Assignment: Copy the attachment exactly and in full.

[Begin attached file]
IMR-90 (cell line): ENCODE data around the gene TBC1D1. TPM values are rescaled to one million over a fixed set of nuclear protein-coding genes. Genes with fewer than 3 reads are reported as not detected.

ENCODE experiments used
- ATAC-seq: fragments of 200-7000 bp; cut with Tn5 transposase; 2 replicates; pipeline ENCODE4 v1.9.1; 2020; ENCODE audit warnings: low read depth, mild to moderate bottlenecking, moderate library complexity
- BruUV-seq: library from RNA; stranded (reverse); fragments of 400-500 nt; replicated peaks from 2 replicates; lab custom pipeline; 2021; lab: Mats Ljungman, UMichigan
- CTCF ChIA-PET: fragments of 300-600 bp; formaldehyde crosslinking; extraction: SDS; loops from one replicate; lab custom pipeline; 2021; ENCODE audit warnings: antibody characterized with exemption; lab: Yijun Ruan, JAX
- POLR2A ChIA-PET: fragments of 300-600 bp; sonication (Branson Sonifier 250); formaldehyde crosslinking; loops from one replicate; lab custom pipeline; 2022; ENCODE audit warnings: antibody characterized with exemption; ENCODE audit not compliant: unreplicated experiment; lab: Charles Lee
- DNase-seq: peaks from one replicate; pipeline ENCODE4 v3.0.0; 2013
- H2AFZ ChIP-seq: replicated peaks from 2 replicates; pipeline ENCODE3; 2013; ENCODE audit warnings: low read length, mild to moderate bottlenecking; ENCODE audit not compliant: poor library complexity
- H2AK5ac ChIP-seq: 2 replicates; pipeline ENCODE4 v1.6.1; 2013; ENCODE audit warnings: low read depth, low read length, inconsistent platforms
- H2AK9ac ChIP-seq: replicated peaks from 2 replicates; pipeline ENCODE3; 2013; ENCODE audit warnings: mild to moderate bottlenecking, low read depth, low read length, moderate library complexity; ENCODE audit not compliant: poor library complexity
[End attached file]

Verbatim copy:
IMR-90 (cell line): ENCODE data around the gene TBC1D1. TPM values are rescaled to one million over a fixed set of nuclear protein-coding genes. Genes with fewer than 3 reads are reported as not detected.

ENCODE experiments used
- ATAC-seq: fragments of 200-7000 bp; cut with Tn5 transposase; 2 replicates; pipeline ENCODE4 v1.9.1; 2020; ENCODE audit warnings: low read depth, mild to moderate bottlenecking, moderate library complexity
- BruUV-seq: library from RNA; stranded (reverse); fragments of 400-500 nt; replicated peaks from 2 replicates; lab custom pipeline; 2021; lab: Mats Ljungman, UMichigan
- CTCF ChIA-PET: fragments of 300-600 bp; formaldehyde crosslinking; extraction: SDS; loops from one replicate; lab custom pipeline; 2021; ENCODE audit warnings: antibody characterized with exemption; lab: Yijun Ruan, JAX
- POLR2A ChIA-PET: fragments of 300-600 bp; sonication (Branson Sonifier 250); formaldehyde crosslinking; loops from one replicate; lab custom pipeline; 2022; ENCODE audit warnings: antibody characterized with exemption; ENCODE audit not compliant: unreplicated experiment; lab: Charles Lee
- DNase-seq: peaks from one replicate; pipeline ENCODE4 v3.0.0; 2013
- H2AFZ ChIP-seq: replicated peaks from 2 replicates; pipeline ENCODE3; 2013; ENCODE audit warnings: low read length, mild to moderate bottlenecking; ENCODE audit not compliant: poor library complexity
- H2AK5ac ChIP-seq: 2 replicates; pipeline ENCODE4 v1.6.1; 2013; ENCODE audit warnings: low read depth, low read length, inconsistent platforms
- H2AK9ac ChIP-seq: replicated peaks from 2 replicates; pipeline ENCODE3; 2013; ENCODE audit warnings: mild to moderate bottlenecking, low read depth, low read length, moderate library complexity; ENCODE audit not compliant: poor library complexity